Victor Wainwright and the Train was released March 9, 2018 and quickly topped the National Roots Music Report charts for Blues in April. It now sits sixth in the Top 50.



New Jersey Powerhouse Rock Band The Mosers play PIANOS NYC next Tuesday

MOSERS FLYERPhotos: Eric Mooney

Powerhouse rock band The Mosers will perform at Pianos Showroom NYC on Tuesday September 22, along with an eclectic group of acts including Anna Rose, The Racer, Afika NX and The Classic Kids.

The Mosers have been coined as an “angry-Weezer,” fusing the nostalgia of 90’s feel with a modern  rock ‘n’ roll attitude. The Mosers are comprised of Mike Pellegrino, Dave Ryan, Rick Szpakowski and Matt Kulper. They will begin their first U.S. tour following the release of their debut EP and single “Cold-Hearted Girl.”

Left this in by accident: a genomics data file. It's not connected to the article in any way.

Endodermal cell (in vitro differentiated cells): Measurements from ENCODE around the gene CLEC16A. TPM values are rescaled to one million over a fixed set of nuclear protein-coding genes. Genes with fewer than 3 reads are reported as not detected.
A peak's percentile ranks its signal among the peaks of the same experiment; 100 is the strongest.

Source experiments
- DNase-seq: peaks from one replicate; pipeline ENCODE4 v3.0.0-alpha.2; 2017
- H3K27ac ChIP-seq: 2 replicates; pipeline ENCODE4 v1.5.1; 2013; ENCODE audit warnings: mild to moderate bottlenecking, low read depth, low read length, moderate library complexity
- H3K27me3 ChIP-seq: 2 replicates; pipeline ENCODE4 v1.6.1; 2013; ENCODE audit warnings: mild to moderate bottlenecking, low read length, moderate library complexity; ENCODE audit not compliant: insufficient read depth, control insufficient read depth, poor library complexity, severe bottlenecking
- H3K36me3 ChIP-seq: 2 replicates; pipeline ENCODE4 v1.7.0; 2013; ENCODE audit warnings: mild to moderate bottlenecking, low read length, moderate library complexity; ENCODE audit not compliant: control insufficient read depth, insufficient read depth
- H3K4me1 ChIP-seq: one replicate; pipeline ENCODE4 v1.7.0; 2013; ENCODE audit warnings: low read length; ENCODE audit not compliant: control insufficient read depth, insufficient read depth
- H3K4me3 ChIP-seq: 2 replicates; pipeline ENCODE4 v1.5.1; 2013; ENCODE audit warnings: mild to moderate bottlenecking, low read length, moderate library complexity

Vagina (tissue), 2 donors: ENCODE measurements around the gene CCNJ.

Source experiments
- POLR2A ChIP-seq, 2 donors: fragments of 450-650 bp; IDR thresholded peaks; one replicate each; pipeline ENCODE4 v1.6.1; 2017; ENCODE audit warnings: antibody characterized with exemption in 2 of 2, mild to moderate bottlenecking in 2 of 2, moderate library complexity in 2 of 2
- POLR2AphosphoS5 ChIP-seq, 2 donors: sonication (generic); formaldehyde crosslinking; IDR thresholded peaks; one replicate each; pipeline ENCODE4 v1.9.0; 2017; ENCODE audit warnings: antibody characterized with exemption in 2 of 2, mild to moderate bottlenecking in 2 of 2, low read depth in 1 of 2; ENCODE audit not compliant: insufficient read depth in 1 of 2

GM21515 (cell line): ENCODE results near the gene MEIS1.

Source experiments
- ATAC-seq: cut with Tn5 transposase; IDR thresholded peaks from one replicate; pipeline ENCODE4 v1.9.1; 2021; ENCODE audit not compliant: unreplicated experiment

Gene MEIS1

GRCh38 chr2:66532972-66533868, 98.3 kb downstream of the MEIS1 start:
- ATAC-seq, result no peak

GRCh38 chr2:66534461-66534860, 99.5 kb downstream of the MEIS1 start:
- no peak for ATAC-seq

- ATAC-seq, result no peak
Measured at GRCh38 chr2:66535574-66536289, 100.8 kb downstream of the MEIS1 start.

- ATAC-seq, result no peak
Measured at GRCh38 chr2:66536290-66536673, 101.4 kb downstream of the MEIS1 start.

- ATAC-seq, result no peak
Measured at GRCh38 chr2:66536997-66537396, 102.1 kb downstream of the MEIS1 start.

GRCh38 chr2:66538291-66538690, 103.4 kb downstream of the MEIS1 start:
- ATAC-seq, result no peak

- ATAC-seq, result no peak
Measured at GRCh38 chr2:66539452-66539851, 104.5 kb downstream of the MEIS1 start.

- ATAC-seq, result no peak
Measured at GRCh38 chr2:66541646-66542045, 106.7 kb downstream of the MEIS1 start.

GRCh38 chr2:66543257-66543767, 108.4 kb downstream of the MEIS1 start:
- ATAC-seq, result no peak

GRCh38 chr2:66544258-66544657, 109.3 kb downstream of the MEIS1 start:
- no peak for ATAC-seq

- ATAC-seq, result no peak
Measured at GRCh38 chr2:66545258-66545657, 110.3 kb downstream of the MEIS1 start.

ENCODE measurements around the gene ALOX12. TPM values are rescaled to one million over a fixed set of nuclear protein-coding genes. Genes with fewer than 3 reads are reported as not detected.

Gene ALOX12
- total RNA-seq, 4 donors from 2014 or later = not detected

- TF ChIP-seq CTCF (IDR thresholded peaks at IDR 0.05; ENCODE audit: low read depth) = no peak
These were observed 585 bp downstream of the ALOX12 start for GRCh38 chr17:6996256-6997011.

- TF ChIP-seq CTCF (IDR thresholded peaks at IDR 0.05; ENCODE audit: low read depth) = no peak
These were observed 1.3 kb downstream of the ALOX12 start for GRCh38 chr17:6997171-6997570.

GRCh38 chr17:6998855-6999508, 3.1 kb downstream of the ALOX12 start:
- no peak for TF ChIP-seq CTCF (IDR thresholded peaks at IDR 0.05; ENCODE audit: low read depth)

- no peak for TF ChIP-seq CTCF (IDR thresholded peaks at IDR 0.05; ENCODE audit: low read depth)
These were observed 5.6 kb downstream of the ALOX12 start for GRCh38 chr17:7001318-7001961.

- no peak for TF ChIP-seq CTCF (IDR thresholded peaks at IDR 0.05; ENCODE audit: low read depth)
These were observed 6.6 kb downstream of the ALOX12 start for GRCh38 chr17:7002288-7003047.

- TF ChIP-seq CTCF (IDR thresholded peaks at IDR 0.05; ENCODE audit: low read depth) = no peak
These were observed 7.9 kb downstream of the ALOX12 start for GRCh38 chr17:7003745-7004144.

“Cold-Hearted Girl” was written in a New Jersey rehearsal space and was something that came together like four pieces of a puzzle, according to Pellegrino.

We a just a bunch of guys that love rock ‘n’ roll and are trying to be real in everything we do, said Pellegrino “We are real people that go through the rollercoaster of life” just like everyone else.

“I can’t sing a lyric that I do not believe in,” said Pellegrino; a testament to the band’s raw and captivating energy. “We all have something important to say and when we go on stage we mean business.”

“Cold-Hearted Girl” captures the essence of the band, maintaining their down to earth image and relatable lyrics. After all, “We are just a group of New Jersey kids, now trying to cut our teeth in New York City,” said Pellegrino.

The music video for “Cold-Hearted Girl” peeks into the personality of each band member and simultaneously paints them as a whole. Moving collages of the band performing, hanging out with friends and jamming out in a basement rehearsal space all highlight that each member is truly enjoying themselves as well as the music. The video was produced by Daniel Iglesias Jr., who has worked groups like Young Rising Sons, Blink 182 and X Ambassadors.